A 102-year-old Polish woman who rescued Jews during the Holocaust needed a medical bed, and an Israeli Holocaust survivor provided it.
This week, an Israeli Holocaust survivor donated funds to cover the cost of a medical bed for a Polish woman who saved Jews during the Holocaust. Medical beds are specially designed for bedridden individuals.
Krystyna Danko, 102, risked her life to save a Jewish family during World War II. She is among the oldest living rescuers of Jews. Today, Danko is deaf and blind.
Her plight reached Jonny Daniels, founder of “From the Depths,” a group created by descendants of survivors to preserve the memory of the Holocaust for future generations.
Daniels opened a crowd-funding campaign to raise the necessary $1,200. The campaign came to the attention of Joe Erlichster, 75, whose own family had been saved by a non-Jewish family during the war.
He gave a donation, covering the cost of the bed, in memory of the Kulinski family, who had saved his own family in Otwock, near Warsaw. Danko received her bed on Thursday.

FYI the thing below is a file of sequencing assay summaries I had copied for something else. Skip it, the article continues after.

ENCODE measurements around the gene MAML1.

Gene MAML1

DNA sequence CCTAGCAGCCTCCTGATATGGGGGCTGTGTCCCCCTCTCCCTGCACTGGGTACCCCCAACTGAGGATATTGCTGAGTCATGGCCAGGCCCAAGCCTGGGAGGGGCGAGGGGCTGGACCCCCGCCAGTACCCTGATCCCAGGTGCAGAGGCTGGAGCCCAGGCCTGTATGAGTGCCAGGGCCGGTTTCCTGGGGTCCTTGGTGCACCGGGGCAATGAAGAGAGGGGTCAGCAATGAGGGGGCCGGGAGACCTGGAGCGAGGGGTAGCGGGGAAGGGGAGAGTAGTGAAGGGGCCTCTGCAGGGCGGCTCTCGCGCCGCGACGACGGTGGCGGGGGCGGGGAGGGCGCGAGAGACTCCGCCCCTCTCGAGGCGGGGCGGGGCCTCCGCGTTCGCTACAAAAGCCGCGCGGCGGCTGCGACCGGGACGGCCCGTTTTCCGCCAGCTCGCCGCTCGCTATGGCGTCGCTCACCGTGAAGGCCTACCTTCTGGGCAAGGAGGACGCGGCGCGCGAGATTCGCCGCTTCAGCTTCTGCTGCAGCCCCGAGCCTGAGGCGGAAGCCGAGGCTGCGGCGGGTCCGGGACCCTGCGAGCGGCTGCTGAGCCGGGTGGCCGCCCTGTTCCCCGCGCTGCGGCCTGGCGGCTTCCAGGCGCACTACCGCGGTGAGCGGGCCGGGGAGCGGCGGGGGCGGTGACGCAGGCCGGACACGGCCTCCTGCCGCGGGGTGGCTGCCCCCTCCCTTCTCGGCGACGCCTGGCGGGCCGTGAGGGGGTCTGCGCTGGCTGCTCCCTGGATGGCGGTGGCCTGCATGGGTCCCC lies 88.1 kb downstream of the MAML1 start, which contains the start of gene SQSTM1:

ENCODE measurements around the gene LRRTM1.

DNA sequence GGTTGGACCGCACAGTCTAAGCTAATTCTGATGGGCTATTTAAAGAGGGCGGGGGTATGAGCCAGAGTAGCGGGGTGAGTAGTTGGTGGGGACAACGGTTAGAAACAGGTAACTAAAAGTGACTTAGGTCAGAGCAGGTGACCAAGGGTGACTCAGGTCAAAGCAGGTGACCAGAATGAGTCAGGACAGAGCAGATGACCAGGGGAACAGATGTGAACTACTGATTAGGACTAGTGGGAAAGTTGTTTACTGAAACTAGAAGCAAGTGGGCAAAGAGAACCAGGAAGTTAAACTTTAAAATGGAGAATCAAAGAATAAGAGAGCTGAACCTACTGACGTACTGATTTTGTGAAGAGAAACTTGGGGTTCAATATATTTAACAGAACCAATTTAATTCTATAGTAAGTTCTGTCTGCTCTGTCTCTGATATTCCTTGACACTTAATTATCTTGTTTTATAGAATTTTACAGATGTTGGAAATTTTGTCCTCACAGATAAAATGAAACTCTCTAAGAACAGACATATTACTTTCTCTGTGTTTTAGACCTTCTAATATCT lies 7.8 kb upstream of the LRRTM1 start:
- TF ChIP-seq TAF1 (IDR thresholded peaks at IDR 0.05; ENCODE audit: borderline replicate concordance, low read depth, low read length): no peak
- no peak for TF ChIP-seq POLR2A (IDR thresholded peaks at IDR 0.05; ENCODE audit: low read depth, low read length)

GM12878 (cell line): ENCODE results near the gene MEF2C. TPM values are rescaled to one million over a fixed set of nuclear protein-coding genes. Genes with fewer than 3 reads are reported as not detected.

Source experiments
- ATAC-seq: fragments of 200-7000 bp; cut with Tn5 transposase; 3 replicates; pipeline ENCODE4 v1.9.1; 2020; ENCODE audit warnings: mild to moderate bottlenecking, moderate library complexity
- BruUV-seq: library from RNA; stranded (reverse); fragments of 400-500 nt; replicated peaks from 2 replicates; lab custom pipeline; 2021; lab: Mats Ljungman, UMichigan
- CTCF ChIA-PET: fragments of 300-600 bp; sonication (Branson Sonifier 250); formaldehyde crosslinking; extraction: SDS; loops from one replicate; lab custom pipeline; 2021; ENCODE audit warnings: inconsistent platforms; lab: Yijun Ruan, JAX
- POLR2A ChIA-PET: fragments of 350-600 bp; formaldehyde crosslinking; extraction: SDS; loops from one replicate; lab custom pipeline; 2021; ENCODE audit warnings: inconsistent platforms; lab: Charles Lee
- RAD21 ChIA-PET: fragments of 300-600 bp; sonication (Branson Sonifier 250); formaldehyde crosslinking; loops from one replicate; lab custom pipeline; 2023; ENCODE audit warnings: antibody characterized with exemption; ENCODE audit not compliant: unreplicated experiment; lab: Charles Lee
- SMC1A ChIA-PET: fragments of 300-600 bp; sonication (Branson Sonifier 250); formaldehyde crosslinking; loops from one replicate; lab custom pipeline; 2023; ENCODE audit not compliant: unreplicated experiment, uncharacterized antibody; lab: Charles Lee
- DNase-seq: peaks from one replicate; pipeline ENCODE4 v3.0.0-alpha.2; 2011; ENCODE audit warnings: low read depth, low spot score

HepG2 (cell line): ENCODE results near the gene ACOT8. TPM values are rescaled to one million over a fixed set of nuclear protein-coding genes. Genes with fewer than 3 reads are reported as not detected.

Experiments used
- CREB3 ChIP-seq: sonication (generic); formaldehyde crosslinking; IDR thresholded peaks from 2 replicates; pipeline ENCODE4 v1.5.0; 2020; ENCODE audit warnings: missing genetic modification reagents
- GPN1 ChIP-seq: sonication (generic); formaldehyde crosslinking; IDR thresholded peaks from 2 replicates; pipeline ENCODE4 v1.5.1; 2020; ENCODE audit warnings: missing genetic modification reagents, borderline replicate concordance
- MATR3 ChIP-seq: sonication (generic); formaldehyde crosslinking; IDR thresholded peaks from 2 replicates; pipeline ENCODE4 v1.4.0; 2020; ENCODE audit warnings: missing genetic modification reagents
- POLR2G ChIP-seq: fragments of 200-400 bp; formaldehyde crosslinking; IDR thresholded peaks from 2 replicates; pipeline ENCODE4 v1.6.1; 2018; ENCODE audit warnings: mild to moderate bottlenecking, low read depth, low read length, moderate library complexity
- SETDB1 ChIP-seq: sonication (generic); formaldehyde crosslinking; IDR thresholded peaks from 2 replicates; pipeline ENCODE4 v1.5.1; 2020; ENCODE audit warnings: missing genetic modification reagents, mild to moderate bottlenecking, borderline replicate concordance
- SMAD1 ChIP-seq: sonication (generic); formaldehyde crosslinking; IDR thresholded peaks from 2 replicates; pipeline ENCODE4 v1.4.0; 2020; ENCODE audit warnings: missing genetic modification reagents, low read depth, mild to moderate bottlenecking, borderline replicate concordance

Responding to Danko’s need, Erlichster said, is “part of our duty as Jews to recognize what some brave souls in Poland and elsewhere did.”
Danko’s story was described as “incredible” by the Yad Vashem Holocaust Museum.
Before the war, a Jewish family named Kokoszko had taken in the orphaned Danko in Otwack. When the war broke out, she almost single-handedly rescued the four members of the Kokoszko family, according to her case file.
In 1998, Yad Vashem recognized Danko among the “Righteous Among the Nations.”